The U.K.’s stock market has been a minefield, ever since the country voted to leave the European Union in June 2016. But the political momentum behind that Brexit vote has run aground: politicians have failed to find a way of leaving the world’s biggest single market without trashing the U.K. economy. As a result, some British bookmakers now see at least a 30% chance of Brexit being cancelled altogether.
That would lift a cloud of uncertainty over the market in general and trigger at least a partial re-rating of the U.K. relative to other equity markets. According to Bank of America Merrill Lynch, a net balance of 28% of fund managers were underweight U.K. stocks in April, making them one of the most ‘under-owned’ asset classes in the world.
But not all stocks would benefit equally. Partly, that’s down to exchange rate effects: many of the blue-chips, such as BP (NYSE:BP), (LON:BP) or British American Tobacco (NYSE:BTI), (LON:BATS) are globally oriented, with most of their revenue booked in dollars. The impact on them of cancelling Brexit would be modest.
But for smaller companies more geared to the domestic economy, it could be a watershed moment. Here are four that could be worth paying attention to if the Brits finally decide to Bremain.
Prices roared back after the Great Recession in response to a powerful cocktail of zero interest rates, government subsidies, supply shortages and insatiable investment demand both from locals and foreign investors. London’s status as the financial services capital of Europe provided a solid bedrock of demand.
But Brexit threatened to shift tens of thousands of bankers’ jobs to cities such as Paris, Dublin and Frankfurt, while a backlash against globalization—including moves to squeeze more tax out of offshore buyers—has also deterred buyers. Foxtons’ revenue last year was down 30% from 2015, the last full year before Brexit. Overall London sales volumes are down over 20% since then and prices are also falling.
Disruption from online rival Rightmove (OTC:RTMVY), (LON:RMV), which hit a new all-time high last week, means Foxtons’ glory days may never return, but with the shares down 78% since 2015 and three years worth of of pent-up demand in London waiting to be satisfied, there's considerable room for a bounce.
Europe’s second-largest discount airline, EasyJet (OTC:ESYJY), (LON:EZJ), which bases half of its 300-strong fleet of planes in the U.K., has seen its shares plunge more than 30% since the vote to leave the European Union three years ago. Brexit wiped 12% off their purchasing power through the exchange rate in 2016; since then the foreign exchange market has consistently signaled that cancelling Brexit would be the optimal outcome for sterling. No Brexit would mean a higher pound, lower fuel costs and thus more U.K. demand.
It also removes the massive distraction of having to tinker with the group’s ownership structure to ensure that the airline can keep serving EU markets. International Airlines Group (LON:ICAG), the parent of British Airways, has of course wrestled with the same ownership issues, but the Brexit factor is more concentrated at EasyJet because it relies exclusively on short-haul flights, overwhelmingly to EU destinations.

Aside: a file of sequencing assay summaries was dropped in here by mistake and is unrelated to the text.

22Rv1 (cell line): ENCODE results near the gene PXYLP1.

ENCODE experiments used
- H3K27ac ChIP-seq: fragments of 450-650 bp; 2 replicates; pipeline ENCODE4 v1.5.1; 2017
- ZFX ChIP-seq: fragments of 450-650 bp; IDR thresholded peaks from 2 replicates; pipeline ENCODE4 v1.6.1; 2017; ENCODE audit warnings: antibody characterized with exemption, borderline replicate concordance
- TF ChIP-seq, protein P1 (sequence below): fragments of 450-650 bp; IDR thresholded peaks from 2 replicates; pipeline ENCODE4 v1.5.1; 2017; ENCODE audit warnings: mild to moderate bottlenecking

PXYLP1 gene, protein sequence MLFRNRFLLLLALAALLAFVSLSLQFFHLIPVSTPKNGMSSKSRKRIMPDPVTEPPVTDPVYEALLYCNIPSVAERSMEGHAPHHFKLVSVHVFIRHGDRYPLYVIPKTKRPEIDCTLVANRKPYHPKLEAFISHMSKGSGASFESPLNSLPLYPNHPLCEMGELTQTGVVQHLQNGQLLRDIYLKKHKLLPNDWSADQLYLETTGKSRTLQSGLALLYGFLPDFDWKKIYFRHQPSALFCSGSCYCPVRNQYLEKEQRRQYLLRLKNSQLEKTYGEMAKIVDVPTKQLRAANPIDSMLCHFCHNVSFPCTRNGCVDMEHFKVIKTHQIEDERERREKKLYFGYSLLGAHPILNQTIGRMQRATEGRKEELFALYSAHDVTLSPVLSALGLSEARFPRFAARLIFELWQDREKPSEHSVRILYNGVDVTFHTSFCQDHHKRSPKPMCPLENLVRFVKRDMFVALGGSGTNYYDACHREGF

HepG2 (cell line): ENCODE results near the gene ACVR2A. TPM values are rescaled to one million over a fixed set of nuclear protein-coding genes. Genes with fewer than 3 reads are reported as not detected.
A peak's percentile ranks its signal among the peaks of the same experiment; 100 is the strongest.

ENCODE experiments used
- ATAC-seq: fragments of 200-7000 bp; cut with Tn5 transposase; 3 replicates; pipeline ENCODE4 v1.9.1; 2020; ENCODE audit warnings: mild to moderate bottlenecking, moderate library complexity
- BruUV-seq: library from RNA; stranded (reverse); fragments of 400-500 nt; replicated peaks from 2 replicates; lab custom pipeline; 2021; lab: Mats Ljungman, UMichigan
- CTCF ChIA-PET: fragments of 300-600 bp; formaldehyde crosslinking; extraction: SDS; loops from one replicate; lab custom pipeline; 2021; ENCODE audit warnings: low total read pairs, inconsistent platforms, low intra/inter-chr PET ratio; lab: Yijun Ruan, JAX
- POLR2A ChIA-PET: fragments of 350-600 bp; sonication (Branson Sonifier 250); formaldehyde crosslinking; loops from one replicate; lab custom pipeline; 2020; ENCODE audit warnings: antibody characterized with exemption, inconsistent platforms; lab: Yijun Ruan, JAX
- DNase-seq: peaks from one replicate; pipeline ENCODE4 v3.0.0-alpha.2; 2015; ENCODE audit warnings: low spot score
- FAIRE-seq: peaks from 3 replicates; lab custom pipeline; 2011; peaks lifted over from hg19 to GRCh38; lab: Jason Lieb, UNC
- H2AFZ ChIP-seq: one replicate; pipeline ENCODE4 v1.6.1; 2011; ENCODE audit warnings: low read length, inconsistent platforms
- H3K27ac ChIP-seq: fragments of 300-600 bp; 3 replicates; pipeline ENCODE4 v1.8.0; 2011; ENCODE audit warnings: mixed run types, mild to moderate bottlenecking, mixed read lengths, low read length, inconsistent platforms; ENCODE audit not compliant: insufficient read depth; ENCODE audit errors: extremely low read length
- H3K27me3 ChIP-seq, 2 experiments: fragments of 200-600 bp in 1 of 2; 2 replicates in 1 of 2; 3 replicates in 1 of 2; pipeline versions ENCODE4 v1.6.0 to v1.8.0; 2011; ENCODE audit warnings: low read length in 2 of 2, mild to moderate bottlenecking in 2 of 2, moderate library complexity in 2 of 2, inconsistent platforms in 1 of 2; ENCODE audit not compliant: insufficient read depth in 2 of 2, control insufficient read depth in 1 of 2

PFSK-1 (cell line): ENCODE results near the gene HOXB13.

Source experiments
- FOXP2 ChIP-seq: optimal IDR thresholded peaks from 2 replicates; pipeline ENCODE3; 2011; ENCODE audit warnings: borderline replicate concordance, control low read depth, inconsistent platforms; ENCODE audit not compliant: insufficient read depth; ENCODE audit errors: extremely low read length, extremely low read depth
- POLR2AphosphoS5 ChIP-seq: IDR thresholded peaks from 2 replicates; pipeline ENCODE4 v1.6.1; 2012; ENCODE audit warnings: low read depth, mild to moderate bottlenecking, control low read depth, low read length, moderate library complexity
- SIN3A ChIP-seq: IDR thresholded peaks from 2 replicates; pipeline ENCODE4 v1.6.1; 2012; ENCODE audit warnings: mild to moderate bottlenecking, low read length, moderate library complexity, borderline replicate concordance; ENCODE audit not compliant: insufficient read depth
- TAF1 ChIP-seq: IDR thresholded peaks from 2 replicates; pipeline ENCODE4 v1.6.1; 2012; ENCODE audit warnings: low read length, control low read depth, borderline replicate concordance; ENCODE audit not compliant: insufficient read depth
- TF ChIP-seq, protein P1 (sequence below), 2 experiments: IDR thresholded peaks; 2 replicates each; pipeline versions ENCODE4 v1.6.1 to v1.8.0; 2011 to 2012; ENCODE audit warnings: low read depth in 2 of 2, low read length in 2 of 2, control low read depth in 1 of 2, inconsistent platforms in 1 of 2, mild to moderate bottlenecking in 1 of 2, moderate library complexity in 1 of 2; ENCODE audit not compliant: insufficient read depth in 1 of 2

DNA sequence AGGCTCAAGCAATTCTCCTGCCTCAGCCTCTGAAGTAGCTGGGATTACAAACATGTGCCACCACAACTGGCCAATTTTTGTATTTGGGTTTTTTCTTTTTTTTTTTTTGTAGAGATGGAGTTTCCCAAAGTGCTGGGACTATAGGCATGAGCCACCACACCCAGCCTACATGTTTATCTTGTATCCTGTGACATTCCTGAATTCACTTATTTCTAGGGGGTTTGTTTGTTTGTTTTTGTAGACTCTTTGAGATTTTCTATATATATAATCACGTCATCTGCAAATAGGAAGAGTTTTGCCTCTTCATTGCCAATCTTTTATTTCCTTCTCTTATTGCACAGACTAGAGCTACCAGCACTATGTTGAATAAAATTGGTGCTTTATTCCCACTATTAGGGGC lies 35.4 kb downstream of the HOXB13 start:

The owner of two of the U.K.’s big bank names—Lloyds and Halifax—and one of its biggest asset managers, Scottish Widows, Lloyds (NYSE:LYG), (LON:LLOY) is well placed to profit from any bump to confidence as consumers return to the housing market and businesses unfreeze their capital spending plans. The mammoth lender's shares have sunk around 10% since the Brexit vote three years ago.
The Bank of England’s guidance suggests that it would soon raise interest rates if the uncertainty of Brexit was removed, something that would give Lloyds and the U.K. banking sector in general some welcome room for margin expansion after a decade of rates close to zero. Royal Bank of Scotland (OTC:RBSPF), (LON:RBS) stands to gain from similar factors, but already trades at a higher earnings multiple, and while its dividend yield of 2.37% is less than half of Lloyds’s which is currently at 5.26%, RBS will also have to navigate a stock overhang as the U.K. government continues to reduce the stake that it acquired during the great bailouts of 2008 and 2009.
Operating casual dining chains in a sector increasingly challenged by online delivery services, Restaurant Group has perhaps more secular challenges than the other stocks on this list. Comparable sales have fallen for two years running and the shares have plummeted more than 50% since the Brexit vote in 2016.
The company is hoping that its expensive acquisition of Asian-themed Wagamama last year can turn that around. It faces an intriguing handover at the top, with the well-regarded Andy McCue leaving the CEO seat to Andy Hornby, who gained notoriety for driving Lloyds (see above) into the arms of a government bailout in 2008, before restoring his reputation at gambling group GVC.
Cancelling Brexit would bring Restaurant Group relief in two key input costs – capping food prices and ensuring a labor pool of cheap young Europeans to man its kitchens and take customer orders. Sterling weakness and labor market tightening meant that wages and purchasing costs alone added 17 million pounds to operating expenditures in 2018.
*In contrast to the other stocks mentioned here, Restaurant Group does not have U.S.-listed depositary receipts. That means that U.S.-based investors would need to ensure they can hold the U.K.-listed stock directly.
Add a Comment
Are you sure you want to block %USER_NAME%?
By doing so, you and %USER_NAME% will not be able to see any of each other's Investing.com's posts.
%USER_NAME% was successfully added to your Block List
Since you’ve just unblocked this person, you must wait 48 hours before renewing the block.